On My Mind [April 2020]

An Assortment of Borrowed Ideas.

Fran Lebowitz and Andy Warhol

Last month, I sent out a collection of things I was thinking about in lieu of my usual mini essay. At the time I was too frazzled from an intense spell of travel/life to offer much insightful thinking of my own. This month, I’m mentally frazzled on a whole new level - aren’t we all? - and wary of dispatching week after week of Coronavirus-framed musings (while also finding it challenging to wrap my head around much else).

Turns out, writing is still really hard even when you have ‘so much more time’ to do it. Rather than inflict any muddy thinking on you all, I’m sharing another On My Mind: A selection of things I’ve been reading, watching, listening to, or just musing on in the very surreal past few weeks. Maybe this will become a monthly thing, or maybe it’s just a pandemic thing. Either way, I hope you find something here that brings you levity, food for thought, or even just momentary distraction.

Stay safe,


On My Mind - April 2020

George Orwell - Why I Write

Did you know that ‘essay’ comes from the French word ‘essai’, meaning ‘to try’? Here’s one of the best to ever do it, on why he did.

What I have most wanted to do throughout the past ten years is to make political writing into an art. My starting point is always a feeling of partisanship, a sense of injustice. When I sit down to write a book, I do not say to myself, ‘I am going to produce a work of art’. I write it because there is some lie that I want to expose, some fact to which I want to draw attention, and my initial concern is to get a hearing.

Naomi Klein On The Longform Podcast

Related: The incredibly inspiring Naomi Klein speaks on corporate America, climate change, and, of course, Coronavirus.

I have no idea whether we will do this. All I know is there is a slim chance, a very slim chance, that we could make things a lot better than if we do nothing and just let it burn. The stakes of that are so high that I’m not going to spend my time trying to figure out whether our chances are good or not. I’m just gonna try to enlarge those chances.

The Vedic View of Change, via my meditation teacher’s newsletter.

In the Vedic world view, change is not a binary phenomenon. We don't simply have good and bad, positive and negative, black and white. Instead, we recognise change as a process with three aspects playing out at all times. 

Destruction of irrelevancy.

At all times something is being originated.
At all times something is being supported.
At all times something is being dismantled. 

These three components form the basis of any creation cycle. Creation and innovation are followed by some maintenance of a status quo. Then a time comes when the status quo has served its purpose and a new phase of creation is due. For that phase transition to happen, a process of dismantling occurs. That which is no longer worthy of moving into the next creation cycle is removed. Destruction of what has lost its relevance, is a necessary part of any cycle of progressive change.

The destruction operator is part of evolution, present in any living system which is evolving well and fast. It removes anything which has become irrelevant to the next phase. It wasn't always irrelevant, but it has become so. The stepping-stone that supported you to the next stepping-stone got you to where you ended up. We don’t condemn the previous stepping-stone for the vital role it played at a previous stage of our journey. In this way, the destruction operator plays an honorable role in the process of progressive change.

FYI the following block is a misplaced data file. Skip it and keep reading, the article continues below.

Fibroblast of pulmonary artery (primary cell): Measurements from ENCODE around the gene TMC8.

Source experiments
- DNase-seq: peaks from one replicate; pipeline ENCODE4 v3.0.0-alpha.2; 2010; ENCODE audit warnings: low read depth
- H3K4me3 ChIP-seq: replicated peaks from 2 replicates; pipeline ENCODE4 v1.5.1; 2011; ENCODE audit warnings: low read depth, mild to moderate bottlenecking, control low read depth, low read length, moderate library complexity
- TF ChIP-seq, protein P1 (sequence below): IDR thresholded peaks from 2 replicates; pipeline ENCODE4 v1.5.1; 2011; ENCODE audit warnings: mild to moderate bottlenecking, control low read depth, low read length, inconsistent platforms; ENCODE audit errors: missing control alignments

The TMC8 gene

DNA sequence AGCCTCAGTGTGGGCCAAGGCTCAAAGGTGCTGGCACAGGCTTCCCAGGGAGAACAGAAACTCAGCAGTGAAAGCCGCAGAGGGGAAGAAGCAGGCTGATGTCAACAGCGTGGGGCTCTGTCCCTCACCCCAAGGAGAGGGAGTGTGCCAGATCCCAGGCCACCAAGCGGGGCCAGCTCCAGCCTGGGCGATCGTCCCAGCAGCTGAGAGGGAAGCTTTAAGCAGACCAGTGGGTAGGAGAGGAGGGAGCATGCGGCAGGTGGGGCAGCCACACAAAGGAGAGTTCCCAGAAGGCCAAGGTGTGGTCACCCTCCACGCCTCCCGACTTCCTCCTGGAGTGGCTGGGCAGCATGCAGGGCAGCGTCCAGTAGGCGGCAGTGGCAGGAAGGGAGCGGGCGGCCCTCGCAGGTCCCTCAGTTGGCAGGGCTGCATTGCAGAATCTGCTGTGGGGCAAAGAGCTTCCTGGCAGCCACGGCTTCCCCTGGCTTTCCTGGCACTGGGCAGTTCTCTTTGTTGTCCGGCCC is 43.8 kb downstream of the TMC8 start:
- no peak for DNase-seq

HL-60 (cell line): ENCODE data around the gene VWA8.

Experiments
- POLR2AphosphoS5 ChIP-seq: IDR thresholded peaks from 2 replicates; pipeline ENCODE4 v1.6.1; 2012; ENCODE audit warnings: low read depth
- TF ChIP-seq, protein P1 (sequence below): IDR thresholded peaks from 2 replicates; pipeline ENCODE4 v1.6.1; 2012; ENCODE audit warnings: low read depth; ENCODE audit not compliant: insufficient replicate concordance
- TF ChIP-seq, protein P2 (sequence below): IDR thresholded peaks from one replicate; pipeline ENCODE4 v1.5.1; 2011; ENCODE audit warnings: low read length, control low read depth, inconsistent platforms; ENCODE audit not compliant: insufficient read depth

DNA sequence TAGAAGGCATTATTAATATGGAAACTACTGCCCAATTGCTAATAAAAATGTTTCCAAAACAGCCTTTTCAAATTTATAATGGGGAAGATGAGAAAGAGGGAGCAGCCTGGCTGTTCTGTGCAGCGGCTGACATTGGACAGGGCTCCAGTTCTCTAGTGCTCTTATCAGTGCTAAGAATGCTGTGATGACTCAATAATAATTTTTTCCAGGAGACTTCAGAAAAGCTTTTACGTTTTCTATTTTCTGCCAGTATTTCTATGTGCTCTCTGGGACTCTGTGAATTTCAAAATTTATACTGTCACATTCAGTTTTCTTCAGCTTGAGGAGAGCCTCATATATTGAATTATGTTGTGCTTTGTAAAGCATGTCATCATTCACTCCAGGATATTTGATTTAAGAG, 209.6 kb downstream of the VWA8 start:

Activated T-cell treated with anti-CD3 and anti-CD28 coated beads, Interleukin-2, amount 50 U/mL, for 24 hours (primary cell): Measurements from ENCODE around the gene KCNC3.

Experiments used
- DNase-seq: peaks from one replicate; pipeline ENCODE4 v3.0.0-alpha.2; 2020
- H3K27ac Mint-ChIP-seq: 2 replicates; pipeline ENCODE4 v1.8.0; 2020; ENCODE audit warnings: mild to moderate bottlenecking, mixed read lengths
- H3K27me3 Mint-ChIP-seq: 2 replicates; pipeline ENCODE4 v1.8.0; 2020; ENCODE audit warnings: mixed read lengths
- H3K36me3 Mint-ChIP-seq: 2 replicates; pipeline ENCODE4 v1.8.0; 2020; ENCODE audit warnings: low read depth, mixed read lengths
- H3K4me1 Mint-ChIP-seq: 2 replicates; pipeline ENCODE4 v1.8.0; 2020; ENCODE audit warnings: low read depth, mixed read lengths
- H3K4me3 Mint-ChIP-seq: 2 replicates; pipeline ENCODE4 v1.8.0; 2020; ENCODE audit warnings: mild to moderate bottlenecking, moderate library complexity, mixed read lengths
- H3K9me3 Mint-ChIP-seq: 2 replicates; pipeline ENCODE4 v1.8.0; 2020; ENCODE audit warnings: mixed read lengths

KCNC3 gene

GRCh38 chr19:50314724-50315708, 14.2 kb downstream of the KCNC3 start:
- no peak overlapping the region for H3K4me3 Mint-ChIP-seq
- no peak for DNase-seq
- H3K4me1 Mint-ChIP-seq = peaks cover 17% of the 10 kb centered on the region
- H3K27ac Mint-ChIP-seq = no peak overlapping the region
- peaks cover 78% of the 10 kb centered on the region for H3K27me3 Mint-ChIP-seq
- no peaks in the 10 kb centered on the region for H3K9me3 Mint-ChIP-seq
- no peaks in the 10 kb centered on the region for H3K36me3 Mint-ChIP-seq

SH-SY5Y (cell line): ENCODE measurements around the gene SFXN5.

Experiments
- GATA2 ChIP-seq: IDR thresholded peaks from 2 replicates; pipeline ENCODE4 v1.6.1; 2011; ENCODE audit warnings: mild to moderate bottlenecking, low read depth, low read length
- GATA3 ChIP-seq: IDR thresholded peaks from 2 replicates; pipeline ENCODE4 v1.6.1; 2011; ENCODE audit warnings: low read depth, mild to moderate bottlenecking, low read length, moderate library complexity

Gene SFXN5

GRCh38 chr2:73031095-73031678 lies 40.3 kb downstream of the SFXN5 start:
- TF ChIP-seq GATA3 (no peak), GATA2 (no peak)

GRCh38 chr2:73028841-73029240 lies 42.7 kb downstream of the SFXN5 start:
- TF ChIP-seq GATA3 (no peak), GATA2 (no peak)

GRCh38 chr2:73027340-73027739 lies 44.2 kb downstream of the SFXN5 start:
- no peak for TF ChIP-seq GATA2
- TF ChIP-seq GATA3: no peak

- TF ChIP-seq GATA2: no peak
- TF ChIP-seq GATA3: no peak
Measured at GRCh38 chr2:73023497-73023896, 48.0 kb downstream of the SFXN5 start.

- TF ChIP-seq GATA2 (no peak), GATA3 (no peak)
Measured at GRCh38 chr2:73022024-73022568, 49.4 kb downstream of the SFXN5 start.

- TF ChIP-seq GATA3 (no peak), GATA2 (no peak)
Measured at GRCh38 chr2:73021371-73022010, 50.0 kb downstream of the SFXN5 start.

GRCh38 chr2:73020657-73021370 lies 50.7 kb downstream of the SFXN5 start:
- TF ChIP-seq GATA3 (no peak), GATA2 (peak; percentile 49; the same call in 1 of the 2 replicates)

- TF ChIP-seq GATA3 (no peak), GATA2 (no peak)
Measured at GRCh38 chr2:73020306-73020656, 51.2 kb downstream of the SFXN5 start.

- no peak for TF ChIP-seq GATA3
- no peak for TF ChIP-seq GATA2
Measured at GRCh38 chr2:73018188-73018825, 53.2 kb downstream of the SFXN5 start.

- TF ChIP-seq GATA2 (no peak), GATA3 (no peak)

Right now, change is being forced upon humanity — a massive phase transition is underway. Nature is eliminating approaches that don’t work. There are aspects of life that have lost their relevance. The idea that things will “go back to normal" at some point is a mis-read of what’s actually going on. There’s no going back. If we resist this process (individually or collectively) we will only delay the inevitable. Either we move willingly and gracefully, or we oppose and slow down our development.

Fran Lebowitz is Never Leaving New York via The New Yorker

The best quarantine Q&A I’ve read so far.

One thing that’s been going around is this idea that Shakespeare wrote “King Lear” while he was under quarantine for the bubonic plague, as a way of inspiring people to use their time productively. Have you felt any of that pressure?

Other people have tried to put that pressure on me. For instance, I’ve already read and heard this thing about Shakespeare fifty times. I’ve heard it from writers, and I’ve had to point out to them, “You are not Shakespeare.” I am very lazy, and you might think it is very good for lazy people. But it’s enforced, and, if there’s one thing I have always hated, it’s being told what to do.

Fran Lebowitz, A Humorist At Work via Paris Review

Pairs well with…

I used to love to write. As a child I used to write all the time. I loved to write up until the second I got my first professional writing job. It turns out it’s not that I hate to write. I hate, simply, to work. I just hate to work, period. I am profoundly slothful. Practically inert. I have no energy. I never have. I just have no desire to be productive. Now that I realize I don’t hate to write, that I just hate to work, it makes writing easier.


A Few Prompts

- What was an unexpected source of joy or pleasure in the past month?

- What new one thing, big or small, have you learnt about yourself since quarantine began?

- Instead of focusing on all that has been subtracted from your life, ask yourself: What elements will be worth adding back in?